In Modern Times, both marginalization and attempts at integration centre on food. Hunger and the dynamics of communal dining are central to three scenes on which I will focus:

– Lunching with a drug-smuggler in prison
– Pilfering: bananas, bread, and free-loading
– Dining with the Gamin in imagined and real ‘ideal homes’

Nose Powder in the Prison Cafeteria

After the post-breakdown Charlie is released from the hospital, he picks up a red flag which falls off a truck, and finds himself “leading” a march. The signs declare “Liberty or death,” and express “solidarity” in several languages. Time-honoured ideals, one might think, but of course agitating for freedom or siding with the working class has long been criminalized and painted as subversive in the U.S. Misrecognized as a communist leader, Charlie is tossed in jail with common criminals. The jail scenes provide a variant on the theme of going inside the machine in order to keep pace with it. The pace here can only be sustained by criminality, as when Charlie ingests “nose powder” which a criminal beside him has dumped in the salt shaker. Charlie foils a jail-break in a coke-fueled fit of heroism. He thus gains the status of a “working class hero,” and an (unwanted) early freedom. He also wins a personal episode of the “Bread wars” while high.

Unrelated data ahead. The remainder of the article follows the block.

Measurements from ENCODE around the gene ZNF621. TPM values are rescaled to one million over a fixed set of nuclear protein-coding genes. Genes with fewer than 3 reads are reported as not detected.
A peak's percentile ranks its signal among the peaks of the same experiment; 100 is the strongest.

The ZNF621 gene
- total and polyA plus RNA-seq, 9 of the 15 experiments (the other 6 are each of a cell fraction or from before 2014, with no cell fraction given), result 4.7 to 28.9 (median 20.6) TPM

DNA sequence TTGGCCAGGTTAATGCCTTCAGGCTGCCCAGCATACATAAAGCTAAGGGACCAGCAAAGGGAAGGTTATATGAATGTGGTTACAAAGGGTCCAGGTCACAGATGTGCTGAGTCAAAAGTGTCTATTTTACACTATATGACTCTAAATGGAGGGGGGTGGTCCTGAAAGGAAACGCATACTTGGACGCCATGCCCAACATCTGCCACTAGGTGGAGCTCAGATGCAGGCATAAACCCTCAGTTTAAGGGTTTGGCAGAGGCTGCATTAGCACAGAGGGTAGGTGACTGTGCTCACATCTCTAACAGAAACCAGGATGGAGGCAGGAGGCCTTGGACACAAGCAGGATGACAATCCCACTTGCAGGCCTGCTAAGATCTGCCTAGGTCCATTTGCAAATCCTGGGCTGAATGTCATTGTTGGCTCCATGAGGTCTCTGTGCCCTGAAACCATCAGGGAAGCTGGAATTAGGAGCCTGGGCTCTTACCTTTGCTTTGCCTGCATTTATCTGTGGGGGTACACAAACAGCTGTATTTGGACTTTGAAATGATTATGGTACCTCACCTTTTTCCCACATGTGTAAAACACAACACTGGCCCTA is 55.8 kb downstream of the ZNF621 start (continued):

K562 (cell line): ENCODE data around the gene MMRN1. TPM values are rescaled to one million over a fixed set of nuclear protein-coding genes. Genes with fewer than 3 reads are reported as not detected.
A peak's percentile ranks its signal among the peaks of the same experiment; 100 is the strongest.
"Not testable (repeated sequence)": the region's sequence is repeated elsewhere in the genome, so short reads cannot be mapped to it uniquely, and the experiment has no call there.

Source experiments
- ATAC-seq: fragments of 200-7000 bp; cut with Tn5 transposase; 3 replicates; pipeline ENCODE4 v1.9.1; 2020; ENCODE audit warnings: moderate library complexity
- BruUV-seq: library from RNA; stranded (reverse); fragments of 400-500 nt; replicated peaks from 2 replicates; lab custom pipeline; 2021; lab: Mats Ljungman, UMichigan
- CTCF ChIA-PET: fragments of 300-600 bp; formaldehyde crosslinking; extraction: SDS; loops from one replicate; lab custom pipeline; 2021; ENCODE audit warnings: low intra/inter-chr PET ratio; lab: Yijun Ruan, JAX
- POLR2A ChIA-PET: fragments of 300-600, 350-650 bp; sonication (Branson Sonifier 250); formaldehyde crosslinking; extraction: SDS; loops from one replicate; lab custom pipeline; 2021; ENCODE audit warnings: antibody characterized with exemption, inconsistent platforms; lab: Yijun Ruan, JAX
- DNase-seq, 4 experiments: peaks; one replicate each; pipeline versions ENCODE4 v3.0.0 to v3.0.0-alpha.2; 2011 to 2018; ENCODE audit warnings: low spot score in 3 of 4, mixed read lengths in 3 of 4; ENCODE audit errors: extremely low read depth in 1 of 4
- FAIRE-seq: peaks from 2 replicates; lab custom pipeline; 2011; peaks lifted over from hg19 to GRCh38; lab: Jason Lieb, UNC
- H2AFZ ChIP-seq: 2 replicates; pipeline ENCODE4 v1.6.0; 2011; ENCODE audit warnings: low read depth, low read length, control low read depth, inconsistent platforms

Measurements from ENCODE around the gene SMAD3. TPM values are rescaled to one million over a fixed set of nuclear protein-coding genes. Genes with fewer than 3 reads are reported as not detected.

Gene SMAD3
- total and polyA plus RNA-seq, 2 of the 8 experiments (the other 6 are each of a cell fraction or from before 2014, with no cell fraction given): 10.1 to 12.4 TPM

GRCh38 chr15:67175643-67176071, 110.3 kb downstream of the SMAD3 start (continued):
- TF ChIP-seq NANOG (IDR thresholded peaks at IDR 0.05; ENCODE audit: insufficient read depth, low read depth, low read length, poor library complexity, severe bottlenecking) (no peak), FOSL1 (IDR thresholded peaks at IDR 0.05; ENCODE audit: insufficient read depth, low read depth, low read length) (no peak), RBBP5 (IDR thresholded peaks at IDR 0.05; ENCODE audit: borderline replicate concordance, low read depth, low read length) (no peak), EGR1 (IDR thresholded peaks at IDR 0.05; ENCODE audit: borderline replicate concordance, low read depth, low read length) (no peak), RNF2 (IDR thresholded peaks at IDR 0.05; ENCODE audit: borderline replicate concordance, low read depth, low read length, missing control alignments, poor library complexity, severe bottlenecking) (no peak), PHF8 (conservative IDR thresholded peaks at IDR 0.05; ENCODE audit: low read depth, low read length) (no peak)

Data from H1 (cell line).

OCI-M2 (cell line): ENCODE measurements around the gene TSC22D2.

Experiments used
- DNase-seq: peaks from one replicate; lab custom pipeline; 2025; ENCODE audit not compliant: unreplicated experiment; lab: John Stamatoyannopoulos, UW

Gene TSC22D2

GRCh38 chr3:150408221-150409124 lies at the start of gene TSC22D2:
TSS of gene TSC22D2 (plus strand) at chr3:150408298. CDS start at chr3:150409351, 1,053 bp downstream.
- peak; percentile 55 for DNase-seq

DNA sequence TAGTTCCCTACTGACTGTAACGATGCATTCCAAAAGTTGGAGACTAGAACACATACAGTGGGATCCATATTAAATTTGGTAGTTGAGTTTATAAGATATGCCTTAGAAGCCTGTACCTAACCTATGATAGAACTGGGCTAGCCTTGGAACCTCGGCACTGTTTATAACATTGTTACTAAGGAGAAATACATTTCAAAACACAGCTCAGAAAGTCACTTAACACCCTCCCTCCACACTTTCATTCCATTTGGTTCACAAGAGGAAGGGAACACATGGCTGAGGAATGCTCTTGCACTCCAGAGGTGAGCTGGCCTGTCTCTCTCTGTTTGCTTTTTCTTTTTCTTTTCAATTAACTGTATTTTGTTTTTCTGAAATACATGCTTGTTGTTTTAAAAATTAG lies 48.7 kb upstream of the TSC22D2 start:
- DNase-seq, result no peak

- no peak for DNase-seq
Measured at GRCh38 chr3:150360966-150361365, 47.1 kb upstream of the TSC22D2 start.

Earlier he had filched small nibbles from his burly cell-mate through guile and trickery. But only while high on cocaine does he muster the manly force needed to take the bread for himself. Thus he is doubly rewarded, both by the authorities and by the convicts, for his ingestion of a banned substance. But his “inside job” merely lands him on the street, where “appetite appears to be linked with guilt and criminality as a condition of modern culture.” (23)